LONDON, Oct 14 (Reuters) - GlaxoSmithKline is seeking binding bids by next month for a range of older drugs worth more than $3 billion, which it is likely to sell by geographical region, according to people with direct knowledge of the process.
Potential bidders include private equity firm KKR, India’s Lupin and Denmark’s Lundbeck, all of which are interested in acquiring rights to products in certain regions.
Britain’s biggest drug maker is looking to divest the mature products in a bid to improve its growth profile and wants to dispose of off-patent drugs marketed in North America and western Europe.
The medicines on the block, known as established products, are expected to have combined 2014 sales of around 1 billion pounds ($1.6 billion), although their sales are declining due to competition from cheap generic drugs.
The sources said GSK was looking for a multiple of more than two times sales, suggesting a price of at least $3.2 billion.
GSK, which is being advised by Lazard, aims to find buyers by the end of the year and is keen to maximise returns for shareholders, whether that means selling the products as a single unit or splitting them up by region, they added.
Danish pharmaceutical company Lundbeck is reviewing a bid for products marketed in North America as it seeks to expand there, two of the sources said.
KKR has teamed up with private Netherlands-based gastrointestinal specialist Norgine in a bid to acquire some of GSK’s drugs sold in Europe, said the same people.
Indian generics firm Lupin is also expected to participate in the second round of the auction and would be interested in products in the United States, said the sources.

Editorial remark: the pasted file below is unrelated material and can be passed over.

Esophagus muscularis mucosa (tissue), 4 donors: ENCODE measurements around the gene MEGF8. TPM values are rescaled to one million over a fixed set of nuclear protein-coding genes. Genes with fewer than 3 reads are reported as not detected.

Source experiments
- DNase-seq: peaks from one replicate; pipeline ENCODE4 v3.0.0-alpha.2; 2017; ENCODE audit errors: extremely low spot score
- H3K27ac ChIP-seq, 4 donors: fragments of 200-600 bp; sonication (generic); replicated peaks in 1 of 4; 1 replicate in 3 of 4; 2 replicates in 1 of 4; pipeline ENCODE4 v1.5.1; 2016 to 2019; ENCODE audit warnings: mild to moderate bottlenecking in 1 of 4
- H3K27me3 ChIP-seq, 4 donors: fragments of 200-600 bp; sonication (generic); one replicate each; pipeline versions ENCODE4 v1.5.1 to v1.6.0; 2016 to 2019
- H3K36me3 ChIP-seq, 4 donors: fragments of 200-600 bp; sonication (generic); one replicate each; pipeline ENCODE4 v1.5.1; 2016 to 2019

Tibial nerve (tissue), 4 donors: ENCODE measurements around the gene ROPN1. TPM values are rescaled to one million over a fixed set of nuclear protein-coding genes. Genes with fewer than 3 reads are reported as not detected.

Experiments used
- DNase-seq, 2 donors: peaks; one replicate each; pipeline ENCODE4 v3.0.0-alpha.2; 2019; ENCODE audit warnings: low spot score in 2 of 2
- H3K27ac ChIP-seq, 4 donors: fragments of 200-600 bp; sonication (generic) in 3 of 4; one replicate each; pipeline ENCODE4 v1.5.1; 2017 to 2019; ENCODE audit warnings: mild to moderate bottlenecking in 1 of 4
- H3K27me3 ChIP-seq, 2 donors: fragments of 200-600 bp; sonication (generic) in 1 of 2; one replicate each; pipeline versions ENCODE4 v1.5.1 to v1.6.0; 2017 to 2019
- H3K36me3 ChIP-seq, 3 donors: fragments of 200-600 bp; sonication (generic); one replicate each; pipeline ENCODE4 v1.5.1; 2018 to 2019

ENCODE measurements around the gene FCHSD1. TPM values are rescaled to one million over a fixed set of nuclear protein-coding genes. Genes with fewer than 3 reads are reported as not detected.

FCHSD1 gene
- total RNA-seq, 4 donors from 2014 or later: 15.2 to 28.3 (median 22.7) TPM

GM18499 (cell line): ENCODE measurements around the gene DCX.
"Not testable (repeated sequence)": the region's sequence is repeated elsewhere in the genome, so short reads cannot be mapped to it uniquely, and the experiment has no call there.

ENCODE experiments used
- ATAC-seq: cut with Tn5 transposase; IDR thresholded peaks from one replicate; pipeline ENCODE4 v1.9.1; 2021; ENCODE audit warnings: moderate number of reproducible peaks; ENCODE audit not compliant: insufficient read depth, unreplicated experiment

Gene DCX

Other private equity funds with an interest in healthcare are also looking at some specific products. Some bidders might still emerge with an interest in the entire portfolio, although this scenario is seen as less likely.
Acquiring GSK’s older drugs would be more complicated for private equity funds than other drug manufacturers as GSK is not planning to sell the factories, which means the funds would need to outsource manufacturing and distribution operations.
GSK, Lundbeck, KKR and Norgine all declined to comment.
Lupin, meanwhile, has said for some months it wants to enhance its U.S. branded generics business and a company official previously confirmed to Reuters it was looking for deals, while declining comment on specific targets.
GSK Chief Executive Andrew Witty said in July that there had been significant interest from both mid-sized pharmaceutical companies and buyout specialists in the assets now on the block.
The GSK brands up for sale include antidepressant Paxil, migraine treatment Imitrex, Zantac for stomach acid and Zofran for nausea. The company intends to retain the rights to such products in emerging markets, where they are still growing.
Ditching mature products sold in Western markets makes long-term sense, since sales are declining. However, these items remain very profitable, so a sale may dilute earnings per share, which could further strain GSK’s already stretched dividend cover.
Sales of all GSK’s established products - including those being retained - totalled 1.51 billion pounds in the first half of 2014, down 18 percent on a year earlier.
GSK’s decision to carve out some of its mature drug portfolio is part of a wider industry trend, with Mylan agreeing in July to buy Abbott Laboratories’ branded specialty and generics business in non-U.S. developed markets.
Other companies including Sanofi and Merck & Co are also looking at similar divestments.
1 US dollar = 0.6277 British pound Additional reporting by Freya Berry and Anjuli Davies in London; editing by Susan Thomas